External Fraud on Businesses or Non-profit Organizations

External fraud, or fraud from outside of an organization, commonly refers to fraud committed by vendors, customers, or competitors. External fraud may involve individuals, rings of individuals, organized crime, and even terrorist groups. External frauds may occur along with other forms of fraud.  For instance, vendor fraud might also involve a corrupt employee in an organization’s purchasing department (occupational fraud).

Main forms of external fraud include vendor fraud and customer/competitor fraud.  We describe these areas next.

Vendor Fraud is uncommon when an organization has good purchasing practices, uses a voucher system, and carefully inspects all items coming into its receiving department.  But many organizations do not have such internal controls. Vendor fraud often occurs in three ways:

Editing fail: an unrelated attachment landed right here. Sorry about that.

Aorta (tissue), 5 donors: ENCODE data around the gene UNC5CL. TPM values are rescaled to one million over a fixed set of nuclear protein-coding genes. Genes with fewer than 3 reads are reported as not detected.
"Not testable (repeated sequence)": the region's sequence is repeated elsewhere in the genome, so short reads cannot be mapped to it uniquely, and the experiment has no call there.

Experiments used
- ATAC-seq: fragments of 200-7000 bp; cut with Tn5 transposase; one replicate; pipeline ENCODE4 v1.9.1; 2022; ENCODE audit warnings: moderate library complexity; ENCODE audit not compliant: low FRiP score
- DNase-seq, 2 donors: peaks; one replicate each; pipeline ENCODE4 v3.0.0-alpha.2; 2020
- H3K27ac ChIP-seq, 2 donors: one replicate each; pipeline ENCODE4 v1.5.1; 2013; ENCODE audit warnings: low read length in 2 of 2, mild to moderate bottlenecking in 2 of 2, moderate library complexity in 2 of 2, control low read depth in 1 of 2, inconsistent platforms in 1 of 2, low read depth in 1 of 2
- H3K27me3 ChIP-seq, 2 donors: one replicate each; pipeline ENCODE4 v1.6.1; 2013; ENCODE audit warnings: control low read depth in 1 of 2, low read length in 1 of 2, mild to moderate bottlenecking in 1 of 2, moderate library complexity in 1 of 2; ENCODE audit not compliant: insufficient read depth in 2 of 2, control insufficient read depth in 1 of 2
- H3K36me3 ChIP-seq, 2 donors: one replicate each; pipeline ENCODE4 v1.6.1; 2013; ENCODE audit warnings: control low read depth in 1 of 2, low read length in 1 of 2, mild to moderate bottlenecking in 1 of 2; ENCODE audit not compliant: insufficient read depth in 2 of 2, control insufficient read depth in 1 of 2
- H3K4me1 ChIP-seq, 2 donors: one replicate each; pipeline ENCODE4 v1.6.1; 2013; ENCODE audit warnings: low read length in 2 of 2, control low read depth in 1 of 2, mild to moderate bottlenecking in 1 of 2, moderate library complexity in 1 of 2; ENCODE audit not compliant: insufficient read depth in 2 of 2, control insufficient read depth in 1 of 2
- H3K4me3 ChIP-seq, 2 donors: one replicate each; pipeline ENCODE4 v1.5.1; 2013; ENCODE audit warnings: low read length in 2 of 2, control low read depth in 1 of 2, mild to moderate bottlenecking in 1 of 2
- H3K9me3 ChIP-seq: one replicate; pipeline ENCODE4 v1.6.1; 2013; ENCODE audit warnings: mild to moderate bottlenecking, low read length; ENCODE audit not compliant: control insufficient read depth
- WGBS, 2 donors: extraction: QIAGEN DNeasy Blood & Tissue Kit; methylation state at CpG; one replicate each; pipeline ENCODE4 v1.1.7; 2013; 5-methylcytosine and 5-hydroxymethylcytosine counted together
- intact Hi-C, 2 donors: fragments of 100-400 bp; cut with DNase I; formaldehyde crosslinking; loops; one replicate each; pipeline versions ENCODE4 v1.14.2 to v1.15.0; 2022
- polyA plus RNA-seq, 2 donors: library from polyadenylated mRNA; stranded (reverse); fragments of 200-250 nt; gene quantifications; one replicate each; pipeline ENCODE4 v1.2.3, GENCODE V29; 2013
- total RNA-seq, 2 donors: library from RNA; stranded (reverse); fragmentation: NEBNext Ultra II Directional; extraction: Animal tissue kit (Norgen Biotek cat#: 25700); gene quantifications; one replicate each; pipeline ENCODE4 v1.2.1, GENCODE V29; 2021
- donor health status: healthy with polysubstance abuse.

• Short-shipments: Orders being shipped as incomplete or missing yet charging for a full shipment
  • Balance Billing: Involves the vendor merely billing the ‘balance on the account,’ allowing the vendor to overcharge or fail to credit a returned shipment.
  • Substandard Goods: When the vendor charges for a product but delivers a product of lesser standard.

Customer Fraud can occur multiple ways. Customers may defraud an organization through accounts receivable and returns of goods. An example of returns would be when an individual orders an item online and later returns a different or lower quality item for full credit.

Competitor Fraud is highlighted by two common schemes: theft of proprietary information and sabotage. Theft of information is a nearly endless crime having many forms and falls under the corporate espionage umbrella. Competitors can use many techniques difficult to detect. Investigating these kinds of cases tends to require assistance from counter-intelligence specialists.